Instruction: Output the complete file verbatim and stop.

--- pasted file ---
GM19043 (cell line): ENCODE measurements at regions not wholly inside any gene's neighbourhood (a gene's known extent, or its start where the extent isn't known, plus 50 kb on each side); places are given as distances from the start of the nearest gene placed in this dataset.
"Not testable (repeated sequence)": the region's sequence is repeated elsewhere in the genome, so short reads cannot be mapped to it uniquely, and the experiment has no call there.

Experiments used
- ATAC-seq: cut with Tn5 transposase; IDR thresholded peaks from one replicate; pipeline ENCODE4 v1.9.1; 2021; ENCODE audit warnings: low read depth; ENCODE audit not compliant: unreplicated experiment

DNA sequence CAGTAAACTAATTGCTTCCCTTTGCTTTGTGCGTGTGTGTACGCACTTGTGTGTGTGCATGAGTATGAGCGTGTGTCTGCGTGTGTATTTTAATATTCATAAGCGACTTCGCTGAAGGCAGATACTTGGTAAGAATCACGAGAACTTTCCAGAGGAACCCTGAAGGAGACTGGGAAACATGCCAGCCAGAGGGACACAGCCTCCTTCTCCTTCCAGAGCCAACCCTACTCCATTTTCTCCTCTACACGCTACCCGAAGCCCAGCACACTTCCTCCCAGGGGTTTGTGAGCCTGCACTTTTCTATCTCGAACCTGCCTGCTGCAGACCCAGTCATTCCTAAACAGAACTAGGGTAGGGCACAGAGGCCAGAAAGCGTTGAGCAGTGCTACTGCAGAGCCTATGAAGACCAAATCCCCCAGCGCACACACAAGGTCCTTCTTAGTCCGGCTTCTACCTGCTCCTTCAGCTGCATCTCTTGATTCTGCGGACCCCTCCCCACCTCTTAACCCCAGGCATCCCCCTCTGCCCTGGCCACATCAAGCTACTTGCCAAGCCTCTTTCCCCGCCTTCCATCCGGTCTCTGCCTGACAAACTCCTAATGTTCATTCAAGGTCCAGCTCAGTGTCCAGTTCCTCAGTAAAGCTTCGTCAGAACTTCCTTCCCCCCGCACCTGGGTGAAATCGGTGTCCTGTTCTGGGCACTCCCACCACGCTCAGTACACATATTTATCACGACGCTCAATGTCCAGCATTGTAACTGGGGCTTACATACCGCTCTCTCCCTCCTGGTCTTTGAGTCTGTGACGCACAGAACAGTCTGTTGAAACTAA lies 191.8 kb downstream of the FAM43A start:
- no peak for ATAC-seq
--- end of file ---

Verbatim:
GM19043 (cell line): ENCODE measurements at regions not wholly inside any gene's neighbourhood (a gene's known extent, or its start where the extent isn't known, plus 50 kb on each side); places are given as distances from the start of the nearest gene placed in this dataset.
"Not testable (repeated sequence)": the region's sequence is repeated elsewhere in the genome, so short reads cannot be mapped to it uniquely, and the experiment has no call there.

Experiments used
- ATAC-seq: cut with Tn5 transposase; IDR thresholded peaks from one replicate; pipeline ENCODE4 v1.9.1; 2021; ENCODE audit warnings: low read depth; ENCODE audit not compliant: unreplicated experiment

DNA sequence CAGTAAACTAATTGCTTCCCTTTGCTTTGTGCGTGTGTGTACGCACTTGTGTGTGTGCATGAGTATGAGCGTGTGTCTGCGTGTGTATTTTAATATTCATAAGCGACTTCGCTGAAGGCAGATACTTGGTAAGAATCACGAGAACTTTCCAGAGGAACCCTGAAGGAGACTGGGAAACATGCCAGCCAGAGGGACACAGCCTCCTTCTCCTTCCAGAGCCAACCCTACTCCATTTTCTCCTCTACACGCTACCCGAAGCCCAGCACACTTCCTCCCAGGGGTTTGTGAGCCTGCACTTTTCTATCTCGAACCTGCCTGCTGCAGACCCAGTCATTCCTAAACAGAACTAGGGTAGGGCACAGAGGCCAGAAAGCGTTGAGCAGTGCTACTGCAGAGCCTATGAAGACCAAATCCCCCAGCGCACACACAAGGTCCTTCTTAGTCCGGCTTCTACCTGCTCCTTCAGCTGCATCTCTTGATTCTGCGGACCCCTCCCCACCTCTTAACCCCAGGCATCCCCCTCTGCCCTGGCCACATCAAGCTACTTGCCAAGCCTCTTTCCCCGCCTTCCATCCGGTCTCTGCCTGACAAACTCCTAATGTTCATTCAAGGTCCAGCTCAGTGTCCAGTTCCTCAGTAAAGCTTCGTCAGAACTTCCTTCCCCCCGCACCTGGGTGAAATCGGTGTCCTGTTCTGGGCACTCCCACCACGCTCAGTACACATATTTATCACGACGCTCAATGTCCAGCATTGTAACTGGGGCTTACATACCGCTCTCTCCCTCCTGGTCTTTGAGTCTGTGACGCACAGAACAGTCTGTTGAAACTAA lies 191.8 kb downstream of the FAM43A start:
- no peak for ATAC-seq